I bought the Sun Mar last June 2010 and got a batch of compost in October. I unloaded the inner cone several times between August and October with SMALL amounts that I put into my garden. My mix was too wet--not enough browns so I added leaves and peat moss and it got much better.
My composter was never full only half full. When I finally got out the compost (it never all came into the cone probably because it was only half full) I had to do it by putting my hand in and pulling it out. Though it was nice compost. Next time I will try what another reader said about leaving the door open when you spin it.
I am working on my second batch and hope to fill it up totally to see if it comes out through the inner cone.
It turns very nicely and that sure beats turning a pile by hand.
I still haven't decided if it works great or not. I am waiting to see how my second batch works out. Sandie Anne
Here is a review from Amazon with great instructions on using the Sun Mar:
I left a comment yesterday saying that I was reserving judgement of the Sun Mar 200 until our second batch was completed. Actually we were looking at a bucket of compost that we created with the Sun Mar 200 today. And it looks very good. It is a rich black crumbly compost that we are very pleased with. I think it took longer than normal because we didn't have a good mix of greens and browns in the beginning. So anyway we are very pleased with the Sun Mar. We just got it in 2010 so we haven't had the problem of it breaking so I guess they fixed it!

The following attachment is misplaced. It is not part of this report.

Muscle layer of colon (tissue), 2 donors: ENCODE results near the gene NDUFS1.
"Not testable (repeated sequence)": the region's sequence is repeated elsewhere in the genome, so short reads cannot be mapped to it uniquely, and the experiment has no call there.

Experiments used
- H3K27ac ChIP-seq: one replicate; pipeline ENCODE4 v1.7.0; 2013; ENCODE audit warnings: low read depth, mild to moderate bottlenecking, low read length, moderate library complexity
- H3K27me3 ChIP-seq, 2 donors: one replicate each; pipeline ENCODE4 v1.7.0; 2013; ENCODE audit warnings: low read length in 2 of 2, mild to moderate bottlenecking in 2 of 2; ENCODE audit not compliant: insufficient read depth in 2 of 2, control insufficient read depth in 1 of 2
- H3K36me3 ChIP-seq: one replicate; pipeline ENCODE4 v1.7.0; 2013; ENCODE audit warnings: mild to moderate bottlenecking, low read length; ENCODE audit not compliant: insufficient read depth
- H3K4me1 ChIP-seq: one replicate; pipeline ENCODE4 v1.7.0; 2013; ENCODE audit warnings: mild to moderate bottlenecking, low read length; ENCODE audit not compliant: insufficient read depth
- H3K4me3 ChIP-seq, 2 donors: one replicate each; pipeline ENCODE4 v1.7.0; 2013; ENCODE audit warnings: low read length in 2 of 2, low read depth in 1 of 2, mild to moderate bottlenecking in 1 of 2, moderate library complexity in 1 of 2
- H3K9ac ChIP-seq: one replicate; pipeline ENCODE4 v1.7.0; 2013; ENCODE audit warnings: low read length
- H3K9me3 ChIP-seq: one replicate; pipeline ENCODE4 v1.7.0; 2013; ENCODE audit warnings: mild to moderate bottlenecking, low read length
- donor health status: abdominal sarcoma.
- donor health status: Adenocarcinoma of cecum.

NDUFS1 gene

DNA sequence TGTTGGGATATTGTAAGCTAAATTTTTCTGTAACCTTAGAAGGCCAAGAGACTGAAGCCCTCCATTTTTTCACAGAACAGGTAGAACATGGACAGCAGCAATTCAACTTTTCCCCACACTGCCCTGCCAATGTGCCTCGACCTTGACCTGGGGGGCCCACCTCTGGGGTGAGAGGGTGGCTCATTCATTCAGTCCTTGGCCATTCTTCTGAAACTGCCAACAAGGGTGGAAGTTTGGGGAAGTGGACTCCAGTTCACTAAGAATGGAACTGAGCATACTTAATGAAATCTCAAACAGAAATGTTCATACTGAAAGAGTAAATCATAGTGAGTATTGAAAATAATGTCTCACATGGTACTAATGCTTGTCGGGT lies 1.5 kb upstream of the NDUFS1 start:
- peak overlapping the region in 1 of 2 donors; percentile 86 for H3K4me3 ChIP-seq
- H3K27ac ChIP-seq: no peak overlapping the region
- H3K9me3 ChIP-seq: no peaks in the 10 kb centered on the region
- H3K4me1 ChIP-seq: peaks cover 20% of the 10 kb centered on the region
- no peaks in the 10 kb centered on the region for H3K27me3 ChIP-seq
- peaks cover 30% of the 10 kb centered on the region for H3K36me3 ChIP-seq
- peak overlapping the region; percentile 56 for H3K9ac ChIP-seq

Sandie, thanks so much for sharing your experiences here. I'm glad to hear someone's had good luck with the Sun-Mar!
I've had my Sunmar 400 unit for almost 2 years. We got it late summer and only pulled a bit of compost out the following spring, despite being full. But in the past year since it has continued producing small amounts.